Believe it or not, once you start lifting, you will never get satisfied! When a person first begins exercising, their only goal remains is to get in shape, but as they make progresses and get in hand results, they become addicted to it. You will not find an athlete not obsessing over their diet and training. Regardless of how hard you train, there are always muscle groups that are unique to individuals that take longer to grow. Without a doubt, rest is important in growing a weak muscle group, but there are five other ways to grow a weak body part that works for both beginners and advanced athletes.
Load Up On Calories
The ultimate formula of muscle building is to train hard and consume enough calories. A person should be in a calorie surplus for muscle gains; for example, if your body weight is 70kg, your maintenance calories would be around 2100 calories, and to build muscle, you should exceed your that by 500 calories. So your daily goal should be to consume 2600 calories, and these calories should be divided throughout the day and the majority of calories are consumed in breakfast and before working out. Moreover, these 500 additional calories should be carbs, as they fuel your workout and provide your body with slow and steady energy throughout the day.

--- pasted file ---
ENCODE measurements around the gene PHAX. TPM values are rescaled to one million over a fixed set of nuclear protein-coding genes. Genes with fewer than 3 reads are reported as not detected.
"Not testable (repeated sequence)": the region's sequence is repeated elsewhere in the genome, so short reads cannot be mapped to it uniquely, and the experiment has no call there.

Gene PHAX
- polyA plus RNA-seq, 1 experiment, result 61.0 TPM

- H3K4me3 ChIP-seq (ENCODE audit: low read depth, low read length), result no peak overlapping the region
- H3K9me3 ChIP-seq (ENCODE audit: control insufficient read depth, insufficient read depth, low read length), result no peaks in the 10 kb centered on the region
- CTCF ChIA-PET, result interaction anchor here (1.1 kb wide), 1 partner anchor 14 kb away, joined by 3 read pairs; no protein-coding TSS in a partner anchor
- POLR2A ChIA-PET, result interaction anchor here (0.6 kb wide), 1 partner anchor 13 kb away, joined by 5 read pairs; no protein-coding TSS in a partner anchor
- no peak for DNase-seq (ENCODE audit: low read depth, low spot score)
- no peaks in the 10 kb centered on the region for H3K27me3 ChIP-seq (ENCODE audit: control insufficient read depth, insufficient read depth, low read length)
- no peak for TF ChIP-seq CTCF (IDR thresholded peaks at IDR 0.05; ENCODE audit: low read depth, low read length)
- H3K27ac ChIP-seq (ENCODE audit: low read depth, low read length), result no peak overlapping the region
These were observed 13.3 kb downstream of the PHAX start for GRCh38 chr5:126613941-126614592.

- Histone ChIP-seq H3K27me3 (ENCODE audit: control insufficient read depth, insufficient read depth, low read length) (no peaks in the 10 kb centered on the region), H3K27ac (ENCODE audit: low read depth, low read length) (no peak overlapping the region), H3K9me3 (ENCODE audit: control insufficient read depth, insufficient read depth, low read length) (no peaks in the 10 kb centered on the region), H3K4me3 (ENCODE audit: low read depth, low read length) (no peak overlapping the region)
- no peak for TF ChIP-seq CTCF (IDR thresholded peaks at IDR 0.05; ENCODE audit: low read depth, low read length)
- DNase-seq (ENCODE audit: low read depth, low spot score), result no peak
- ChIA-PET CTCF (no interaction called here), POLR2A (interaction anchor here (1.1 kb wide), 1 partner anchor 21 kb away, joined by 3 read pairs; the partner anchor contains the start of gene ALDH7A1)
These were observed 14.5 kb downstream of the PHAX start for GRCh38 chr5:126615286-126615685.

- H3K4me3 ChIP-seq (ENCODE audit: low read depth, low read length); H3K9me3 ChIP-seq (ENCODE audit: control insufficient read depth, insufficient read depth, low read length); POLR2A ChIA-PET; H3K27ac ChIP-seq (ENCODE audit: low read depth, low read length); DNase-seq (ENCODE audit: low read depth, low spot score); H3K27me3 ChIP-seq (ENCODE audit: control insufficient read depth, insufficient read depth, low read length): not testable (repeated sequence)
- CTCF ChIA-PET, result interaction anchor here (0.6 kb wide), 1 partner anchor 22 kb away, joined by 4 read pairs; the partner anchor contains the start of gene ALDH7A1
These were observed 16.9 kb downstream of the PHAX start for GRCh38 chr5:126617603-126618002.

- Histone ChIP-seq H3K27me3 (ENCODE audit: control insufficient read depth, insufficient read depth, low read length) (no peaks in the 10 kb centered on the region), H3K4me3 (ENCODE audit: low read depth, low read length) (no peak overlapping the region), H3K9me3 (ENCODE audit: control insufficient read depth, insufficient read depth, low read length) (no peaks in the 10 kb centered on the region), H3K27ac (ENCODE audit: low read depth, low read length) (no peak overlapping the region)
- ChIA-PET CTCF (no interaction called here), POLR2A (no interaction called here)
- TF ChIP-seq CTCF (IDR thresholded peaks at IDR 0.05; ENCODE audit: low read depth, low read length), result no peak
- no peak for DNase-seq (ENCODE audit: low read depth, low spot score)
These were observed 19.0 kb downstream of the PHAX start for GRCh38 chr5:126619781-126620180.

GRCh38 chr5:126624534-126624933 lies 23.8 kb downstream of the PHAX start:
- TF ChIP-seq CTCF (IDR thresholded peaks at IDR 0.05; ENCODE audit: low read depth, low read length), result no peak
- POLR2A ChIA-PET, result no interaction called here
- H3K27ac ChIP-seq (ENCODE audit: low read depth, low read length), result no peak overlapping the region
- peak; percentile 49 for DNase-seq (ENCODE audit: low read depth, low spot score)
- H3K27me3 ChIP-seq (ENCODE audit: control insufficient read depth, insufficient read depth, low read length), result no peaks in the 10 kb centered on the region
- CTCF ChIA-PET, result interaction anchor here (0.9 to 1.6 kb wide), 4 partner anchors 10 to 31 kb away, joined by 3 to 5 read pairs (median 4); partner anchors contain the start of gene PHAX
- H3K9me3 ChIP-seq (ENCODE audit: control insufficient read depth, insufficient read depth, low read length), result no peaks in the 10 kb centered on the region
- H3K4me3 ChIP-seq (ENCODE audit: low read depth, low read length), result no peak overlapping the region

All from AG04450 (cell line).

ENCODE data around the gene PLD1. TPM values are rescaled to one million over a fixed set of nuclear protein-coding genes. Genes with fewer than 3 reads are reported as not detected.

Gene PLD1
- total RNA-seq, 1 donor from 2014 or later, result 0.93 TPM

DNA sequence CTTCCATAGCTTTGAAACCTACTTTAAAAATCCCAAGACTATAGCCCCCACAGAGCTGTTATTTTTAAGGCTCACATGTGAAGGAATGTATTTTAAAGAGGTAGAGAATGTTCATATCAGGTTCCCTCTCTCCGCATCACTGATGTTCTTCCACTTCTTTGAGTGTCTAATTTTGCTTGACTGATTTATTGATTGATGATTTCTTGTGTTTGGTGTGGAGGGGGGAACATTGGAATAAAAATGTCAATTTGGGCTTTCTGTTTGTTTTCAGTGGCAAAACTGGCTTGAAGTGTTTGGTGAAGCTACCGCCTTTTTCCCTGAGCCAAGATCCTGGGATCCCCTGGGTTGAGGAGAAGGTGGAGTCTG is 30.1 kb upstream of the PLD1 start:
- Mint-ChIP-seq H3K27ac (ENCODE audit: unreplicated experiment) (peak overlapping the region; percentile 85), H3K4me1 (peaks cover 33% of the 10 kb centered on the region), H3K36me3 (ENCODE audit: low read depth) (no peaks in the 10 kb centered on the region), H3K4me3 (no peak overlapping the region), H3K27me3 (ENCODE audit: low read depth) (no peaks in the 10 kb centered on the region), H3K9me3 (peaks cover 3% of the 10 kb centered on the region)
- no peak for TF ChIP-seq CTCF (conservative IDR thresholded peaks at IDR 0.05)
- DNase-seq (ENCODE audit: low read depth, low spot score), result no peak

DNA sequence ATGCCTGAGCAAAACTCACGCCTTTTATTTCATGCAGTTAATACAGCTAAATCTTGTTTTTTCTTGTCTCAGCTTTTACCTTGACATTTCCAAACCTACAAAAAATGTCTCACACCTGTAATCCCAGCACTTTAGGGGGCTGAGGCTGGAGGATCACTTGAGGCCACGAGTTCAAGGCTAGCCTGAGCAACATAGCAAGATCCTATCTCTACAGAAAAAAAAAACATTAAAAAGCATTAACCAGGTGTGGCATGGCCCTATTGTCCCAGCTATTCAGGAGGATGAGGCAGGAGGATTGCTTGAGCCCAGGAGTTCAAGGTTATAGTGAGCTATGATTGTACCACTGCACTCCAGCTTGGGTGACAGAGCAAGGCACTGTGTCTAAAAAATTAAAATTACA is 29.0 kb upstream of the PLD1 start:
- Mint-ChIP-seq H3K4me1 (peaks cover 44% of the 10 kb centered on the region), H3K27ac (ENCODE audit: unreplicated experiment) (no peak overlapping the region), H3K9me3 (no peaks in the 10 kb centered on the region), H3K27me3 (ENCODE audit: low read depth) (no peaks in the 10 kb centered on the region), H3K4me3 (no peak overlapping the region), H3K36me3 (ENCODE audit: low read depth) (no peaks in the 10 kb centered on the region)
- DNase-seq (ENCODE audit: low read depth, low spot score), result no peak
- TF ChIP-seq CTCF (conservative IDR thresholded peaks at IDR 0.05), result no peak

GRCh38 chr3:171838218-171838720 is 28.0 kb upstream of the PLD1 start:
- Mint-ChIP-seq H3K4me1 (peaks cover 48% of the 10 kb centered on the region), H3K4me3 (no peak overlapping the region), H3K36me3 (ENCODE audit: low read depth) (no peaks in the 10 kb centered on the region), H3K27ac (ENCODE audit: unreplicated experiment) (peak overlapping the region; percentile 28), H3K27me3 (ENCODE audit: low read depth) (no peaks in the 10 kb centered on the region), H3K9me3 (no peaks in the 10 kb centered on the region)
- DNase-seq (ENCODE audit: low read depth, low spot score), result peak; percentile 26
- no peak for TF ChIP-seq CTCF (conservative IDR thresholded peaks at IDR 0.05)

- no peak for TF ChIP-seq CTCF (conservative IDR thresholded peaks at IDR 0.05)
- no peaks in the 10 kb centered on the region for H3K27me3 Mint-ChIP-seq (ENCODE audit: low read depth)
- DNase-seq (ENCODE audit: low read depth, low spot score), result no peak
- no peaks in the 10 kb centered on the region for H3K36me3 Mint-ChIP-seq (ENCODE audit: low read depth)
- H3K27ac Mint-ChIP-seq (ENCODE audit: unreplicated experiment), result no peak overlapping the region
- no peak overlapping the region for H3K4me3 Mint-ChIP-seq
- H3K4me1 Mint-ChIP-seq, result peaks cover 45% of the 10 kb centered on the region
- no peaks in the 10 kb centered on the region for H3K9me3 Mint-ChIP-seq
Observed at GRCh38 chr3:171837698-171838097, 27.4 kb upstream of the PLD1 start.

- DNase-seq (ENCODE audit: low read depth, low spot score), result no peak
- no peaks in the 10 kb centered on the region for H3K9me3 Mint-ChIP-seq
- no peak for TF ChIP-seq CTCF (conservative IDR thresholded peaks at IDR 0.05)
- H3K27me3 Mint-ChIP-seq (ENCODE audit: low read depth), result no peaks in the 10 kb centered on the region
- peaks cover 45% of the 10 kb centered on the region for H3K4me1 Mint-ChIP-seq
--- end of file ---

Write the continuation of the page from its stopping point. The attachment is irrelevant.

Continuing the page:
Train In Evening
You need food to build muscle, and you are most likely deficient when you train in the morning. When you have a full day to binge on food, your workout intensity also increases. Basically, you should avoid training on an empty stomach and only go to the gym if you have had a good meal. However, if you have been training in the morning for a while, changing your workout time can act as a new stimulus, resulting in muscle gains.
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Follow Bro Split
It is always advised to work on two muscles simultaneously when aiming for building muscle. However, when it comes to developing your weak muscle group, you should dedicate a separate day to it. A bro split in training is a split in which you train only one muscle group. When you have the ability to train a single muscle group, you do it with full intensity, and that muscle absorbs all of the food, which helps it grow.
Less Is More
Overtraining is frequently the culprit in preventing muscle growth. When we first begin exercising, we believe that if we do 500 reps, we will gain muscle overnight. In reality, a muscle only grows when it is shocked by different variations, which does not require 500 reps. Moreover, if your goal is to build lean muscle, you should limit yourself to no more than four exercises per week to avoid muscle depletion.
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Take A Day Off
Remember that muscle building is a slow process; muscle only grows when properly rested. Taking a day off before and after your training can result in maximum muscle gain. The only thing to remember is that these are not your cheat days; you need to take off from training, and your diet should remain consistent; instead, you should eat enough to produce maximum muscle.
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